Earlier today, my buddy Ursula linked to this article, What You Need to Know, If You’re Relying on Your Payment Processor to Dig You Out of the VAT-MOSS Mess. If Ursula didn’t post quality content, I never would have clicked. VAT-MOSS? Mess? Obviously this was Somebody Else’s Problem.
Nope. It was mine. And apparently had been since 2006 when the Sixth Directive of the VAT was recast and these directives put into play. (Possibly earlier: one article noted that a similar arrangement has been ongoing regarding “businesses who are selling into the EU from outside, [and] this has been the case since 2003″.)
In a nutshell, this is a Value Added Tax (VAT) imposed by the European Union on providers of certain digital products. It is business-to-consumer specific, meaning the provider is responsible for the tax; and location-dependent, meaning the location of the consumer at the time of purchase determines how the tax burden will be allocated. “MOSS” refers to a “Mini One-Stop Shop”, or a store which is registered to participate in the VAT and which sells digital items to customers. The legislation goes into effect in January of 2015.
The non-nutshell version is extremely knotty and I’ve spent most of my Saturday yelling at my monitor about how if I wanted to study international tax law, I’d have a lot more money and wouldn’t be so invested in how international tax law was about to screw me over.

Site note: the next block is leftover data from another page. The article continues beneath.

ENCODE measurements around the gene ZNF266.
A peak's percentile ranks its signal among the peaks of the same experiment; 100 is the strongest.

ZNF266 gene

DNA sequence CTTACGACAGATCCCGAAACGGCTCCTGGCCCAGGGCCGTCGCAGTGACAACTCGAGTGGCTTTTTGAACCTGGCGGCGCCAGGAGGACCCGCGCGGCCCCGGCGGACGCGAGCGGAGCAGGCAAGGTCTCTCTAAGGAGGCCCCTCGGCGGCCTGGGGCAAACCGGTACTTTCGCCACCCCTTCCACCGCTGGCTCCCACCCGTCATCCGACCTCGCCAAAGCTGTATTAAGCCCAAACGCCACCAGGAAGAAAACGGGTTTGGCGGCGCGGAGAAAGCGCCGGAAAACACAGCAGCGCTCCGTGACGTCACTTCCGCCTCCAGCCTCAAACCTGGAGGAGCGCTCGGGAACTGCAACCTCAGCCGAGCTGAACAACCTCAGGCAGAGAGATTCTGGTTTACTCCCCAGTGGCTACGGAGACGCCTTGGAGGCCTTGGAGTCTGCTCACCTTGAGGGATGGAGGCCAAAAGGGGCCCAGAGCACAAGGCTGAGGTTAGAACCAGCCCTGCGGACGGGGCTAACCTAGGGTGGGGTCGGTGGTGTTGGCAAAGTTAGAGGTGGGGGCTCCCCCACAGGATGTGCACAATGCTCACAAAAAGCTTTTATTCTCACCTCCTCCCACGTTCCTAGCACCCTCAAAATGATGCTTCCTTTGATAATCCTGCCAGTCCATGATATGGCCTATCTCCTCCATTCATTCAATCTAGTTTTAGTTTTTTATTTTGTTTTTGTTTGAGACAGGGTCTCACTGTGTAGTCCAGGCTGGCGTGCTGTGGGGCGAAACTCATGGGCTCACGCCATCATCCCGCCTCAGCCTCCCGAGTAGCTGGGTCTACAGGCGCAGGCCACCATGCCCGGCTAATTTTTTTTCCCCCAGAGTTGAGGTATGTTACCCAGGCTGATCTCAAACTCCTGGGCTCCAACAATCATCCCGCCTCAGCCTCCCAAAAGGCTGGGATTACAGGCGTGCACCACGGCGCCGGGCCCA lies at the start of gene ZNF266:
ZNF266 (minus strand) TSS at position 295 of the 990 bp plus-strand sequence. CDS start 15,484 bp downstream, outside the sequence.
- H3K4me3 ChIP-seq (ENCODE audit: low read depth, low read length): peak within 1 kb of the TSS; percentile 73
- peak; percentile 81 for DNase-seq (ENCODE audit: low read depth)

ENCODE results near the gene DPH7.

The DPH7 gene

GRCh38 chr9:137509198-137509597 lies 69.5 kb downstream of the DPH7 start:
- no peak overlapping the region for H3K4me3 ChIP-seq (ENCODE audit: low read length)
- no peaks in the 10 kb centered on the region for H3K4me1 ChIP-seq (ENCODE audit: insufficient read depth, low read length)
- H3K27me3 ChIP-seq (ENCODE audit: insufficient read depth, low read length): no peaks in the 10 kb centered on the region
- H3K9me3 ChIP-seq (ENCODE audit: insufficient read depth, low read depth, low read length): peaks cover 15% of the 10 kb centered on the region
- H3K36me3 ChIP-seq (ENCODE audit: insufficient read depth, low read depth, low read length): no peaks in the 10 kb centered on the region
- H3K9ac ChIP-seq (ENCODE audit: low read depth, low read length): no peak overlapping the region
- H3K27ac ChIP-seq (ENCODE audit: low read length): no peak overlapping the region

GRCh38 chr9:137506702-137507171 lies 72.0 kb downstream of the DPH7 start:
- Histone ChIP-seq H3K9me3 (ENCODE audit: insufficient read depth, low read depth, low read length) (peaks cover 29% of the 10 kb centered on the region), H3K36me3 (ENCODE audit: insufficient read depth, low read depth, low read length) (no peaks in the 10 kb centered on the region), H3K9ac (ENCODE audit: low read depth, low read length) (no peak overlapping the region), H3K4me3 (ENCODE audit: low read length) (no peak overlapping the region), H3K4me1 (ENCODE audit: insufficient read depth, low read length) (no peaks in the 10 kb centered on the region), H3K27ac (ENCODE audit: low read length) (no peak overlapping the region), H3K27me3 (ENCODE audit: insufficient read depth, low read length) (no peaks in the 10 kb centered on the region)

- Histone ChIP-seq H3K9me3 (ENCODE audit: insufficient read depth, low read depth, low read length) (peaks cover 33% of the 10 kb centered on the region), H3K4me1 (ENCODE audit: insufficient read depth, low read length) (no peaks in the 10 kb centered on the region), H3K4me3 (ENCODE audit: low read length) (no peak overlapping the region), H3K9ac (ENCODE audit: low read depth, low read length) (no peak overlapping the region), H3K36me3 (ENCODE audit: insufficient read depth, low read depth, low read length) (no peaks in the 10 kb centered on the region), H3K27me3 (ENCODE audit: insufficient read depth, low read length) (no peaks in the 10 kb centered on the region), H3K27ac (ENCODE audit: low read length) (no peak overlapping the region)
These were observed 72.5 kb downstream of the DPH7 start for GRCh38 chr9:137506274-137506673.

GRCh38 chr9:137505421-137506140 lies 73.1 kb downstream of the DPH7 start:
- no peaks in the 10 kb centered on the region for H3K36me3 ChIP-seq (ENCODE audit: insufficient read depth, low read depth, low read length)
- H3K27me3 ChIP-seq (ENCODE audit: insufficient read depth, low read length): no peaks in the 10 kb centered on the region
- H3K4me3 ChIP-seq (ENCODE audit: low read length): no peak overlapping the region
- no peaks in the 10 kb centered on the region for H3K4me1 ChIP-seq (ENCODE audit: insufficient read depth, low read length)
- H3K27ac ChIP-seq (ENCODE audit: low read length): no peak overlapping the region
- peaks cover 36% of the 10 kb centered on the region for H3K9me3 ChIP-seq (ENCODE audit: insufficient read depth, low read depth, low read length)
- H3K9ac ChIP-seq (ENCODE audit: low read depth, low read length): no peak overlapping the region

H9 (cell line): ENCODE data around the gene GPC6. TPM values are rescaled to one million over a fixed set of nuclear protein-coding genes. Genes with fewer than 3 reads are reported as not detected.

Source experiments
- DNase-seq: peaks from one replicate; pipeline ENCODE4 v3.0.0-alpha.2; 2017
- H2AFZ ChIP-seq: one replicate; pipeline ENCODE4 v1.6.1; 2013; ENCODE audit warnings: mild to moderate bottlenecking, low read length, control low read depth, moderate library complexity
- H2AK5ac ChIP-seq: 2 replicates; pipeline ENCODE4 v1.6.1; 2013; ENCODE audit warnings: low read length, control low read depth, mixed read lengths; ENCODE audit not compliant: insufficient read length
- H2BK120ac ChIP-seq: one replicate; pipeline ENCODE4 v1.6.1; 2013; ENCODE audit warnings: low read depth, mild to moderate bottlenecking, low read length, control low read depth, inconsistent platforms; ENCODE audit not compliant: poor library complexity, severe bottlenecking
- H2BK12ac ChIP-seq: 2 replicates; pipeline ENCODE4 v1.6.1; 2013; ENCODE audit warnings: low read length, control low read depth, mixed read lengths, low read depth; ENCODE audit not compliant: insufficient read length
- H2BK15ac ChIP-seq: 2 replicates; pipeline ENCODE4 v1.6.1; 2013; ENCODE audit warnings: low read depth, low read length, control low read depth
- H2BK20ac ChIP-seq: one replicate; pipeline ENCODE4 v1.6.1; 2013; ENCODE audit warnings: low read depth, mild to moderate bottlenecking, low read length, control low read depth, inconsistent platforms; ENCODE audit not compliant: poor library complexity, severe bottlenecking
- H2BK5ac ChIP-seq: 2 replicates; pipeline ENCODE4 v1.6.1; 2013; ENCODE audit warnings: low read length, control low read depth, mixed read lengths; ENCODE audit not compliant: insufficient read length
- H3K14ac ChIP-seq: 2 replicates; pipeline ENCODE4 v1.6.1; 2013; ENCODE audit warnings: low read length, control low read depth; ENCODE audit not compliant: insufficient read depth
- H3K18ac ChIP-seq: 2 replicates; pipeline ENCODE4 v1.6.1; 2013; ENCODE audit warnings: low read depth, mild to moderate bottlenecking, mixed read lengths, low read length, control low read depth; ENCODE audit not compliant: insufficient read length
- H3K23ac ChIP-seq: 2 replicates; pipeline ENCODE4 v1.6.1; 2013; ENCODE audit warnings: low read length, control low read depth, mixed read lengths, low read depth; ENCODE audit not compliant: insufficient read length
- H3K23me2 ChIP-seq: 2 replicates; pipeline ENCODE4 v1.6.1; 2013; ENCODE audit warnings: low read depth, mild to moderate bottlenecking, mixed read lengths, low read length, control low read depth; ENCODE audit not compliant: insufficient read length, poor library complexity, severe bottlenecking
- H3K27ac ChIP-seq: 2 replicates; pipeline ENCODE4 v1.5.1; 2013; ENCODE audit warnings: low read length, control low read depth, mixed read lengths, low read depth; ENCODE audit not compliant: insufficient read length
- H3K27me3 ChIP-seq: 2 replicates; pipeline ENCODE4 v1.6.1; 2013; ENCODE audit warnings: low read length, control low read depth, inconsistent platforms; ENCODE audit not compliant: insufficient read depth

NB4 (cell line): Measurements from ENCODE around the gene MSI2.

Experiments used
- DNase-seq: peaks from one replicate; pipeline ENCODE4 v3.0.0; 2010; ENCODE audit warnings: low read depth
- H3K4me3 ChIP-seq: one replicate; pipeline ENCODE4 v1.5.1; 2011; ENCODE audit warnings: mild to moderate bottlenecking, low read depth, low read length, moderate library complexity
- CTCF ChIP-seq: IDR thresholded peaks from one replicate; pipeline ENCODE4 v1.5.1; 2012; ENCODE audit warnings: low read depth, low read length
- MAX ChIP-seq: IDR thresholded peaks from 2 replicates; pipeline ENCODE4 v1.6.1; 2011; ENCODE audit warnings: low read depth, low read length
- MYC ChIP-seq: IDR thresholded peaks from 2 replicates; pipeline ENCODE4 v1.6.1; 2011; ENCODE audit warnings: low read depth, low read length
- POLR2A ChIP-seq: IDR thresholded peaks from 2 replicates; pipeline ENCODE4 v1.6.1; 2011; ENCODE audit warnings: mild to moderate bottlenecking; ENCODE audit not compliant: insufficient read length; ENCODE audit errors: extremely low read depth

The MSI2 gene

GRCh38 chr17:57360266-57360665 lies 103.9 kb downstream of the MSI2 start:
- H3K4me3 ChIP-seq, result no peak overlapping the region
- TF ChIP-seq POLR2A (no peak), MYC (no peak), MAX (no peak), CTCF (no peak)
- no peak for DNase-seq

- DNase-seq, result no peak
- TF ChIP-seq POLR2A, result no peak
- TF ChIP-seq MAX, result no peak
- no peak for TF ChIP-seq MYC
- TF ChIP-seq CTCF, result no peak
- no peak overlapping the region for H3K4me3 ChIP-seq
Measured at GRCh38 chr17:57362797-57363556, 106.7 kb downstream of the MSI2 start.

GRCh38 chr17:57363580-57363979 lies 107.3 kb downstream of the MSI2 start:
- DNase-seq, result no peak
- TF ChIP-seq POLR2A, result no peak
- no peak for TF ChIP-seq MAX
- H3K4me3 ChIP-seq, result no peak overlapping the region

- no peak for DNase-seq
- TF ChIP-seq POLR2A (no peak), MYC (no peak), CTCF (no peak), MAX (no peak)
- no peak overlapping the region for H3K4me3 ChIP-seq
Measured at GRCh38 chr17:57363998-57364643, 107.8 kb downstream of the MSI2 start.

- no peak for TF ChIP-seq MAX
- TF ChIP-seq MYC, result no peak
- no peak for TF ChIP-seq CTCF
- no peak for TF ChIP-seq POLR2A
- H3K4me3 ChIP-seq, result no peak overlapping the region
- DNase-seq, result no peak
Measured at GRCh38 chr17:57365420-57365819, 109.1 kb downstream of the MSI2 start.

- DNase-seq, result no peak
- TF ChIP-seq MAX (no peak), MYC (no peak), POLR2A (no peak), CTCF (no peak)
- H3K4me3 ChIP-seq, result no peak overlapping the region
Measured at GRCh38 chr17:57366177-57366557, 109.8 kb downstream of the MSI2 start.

(If you want specifics of how the VAT-MOSS works, I recommend starting with this Q&A held by HM Revenue and Customs. It’s a good breakdown of most major issues. If, like me, you had one question–I am located in the United States, so does the VAT-MOSS even apply to me at all?–I can answer that for you. Yes. Whether the tax applies depends on where the customer is located, not where the content provider is located.)
The VAT-MOSS impacts me directly, as I sell PDFs direct to customers. In fact, since October 2014, PDFs of ebooks and bonus comics are my only store items available to overseas customers, because international shipping and handling costs have become prohibitive. (Not that I won’t ship if asked: just this past week, a reader in Estonia asked how much it would be to send a copy of MAKER SPACE to him. I replied that it would be more than the book. He very reasonably declined.) If I register as a MOSS, I could still sell overseas, but I would be responsible for everything required by the VAT.
I will now relink to that first article to show why voluntarily registering may be a sign that you are certifiably mad. It is also worth noting that the main point of this article is that your payment portal (e.g.: Paypal) is not a solution.
So. It seems I have three options.
1) Registering with VAT-MOSS and complying with their tax laws.
2) Restricting all of my digital products so they are no longer available to EU customers.
3) Use a third-party content distributor.
(Okay, okay, there’s a fourth option, which is to ignore the whole thing and hope it goes away. Shall not be doing this, because Legal Reasons.)
I’m not happy. I don’t sell comics or bonus stories anywhere but through my own store. The products look the way I want them to look, and I can accurately track sales. I’m already paying service providers (Big Cartel, Pulley, and the finance people), in addition to my own tax responsibilities. Going through additional service providers to do what I’m already doing will nickle-and-dime me to death.
Finally, I am extremely concerned about how this might affect my Patreon campaign. On the one hand, Patreon is arguably set up as a monthly donation service, rather than a subscription service, and all digital content set up and distributed accordingly. It is not a shop per se, and nothing is being sold. On the other hand, taxes. I think the VAT-MOSS will shake itself out for a few years before Patreon-like service providers are directly affected, but as I’m becoming increasingly reliant on Patreon, this is a cause of concern.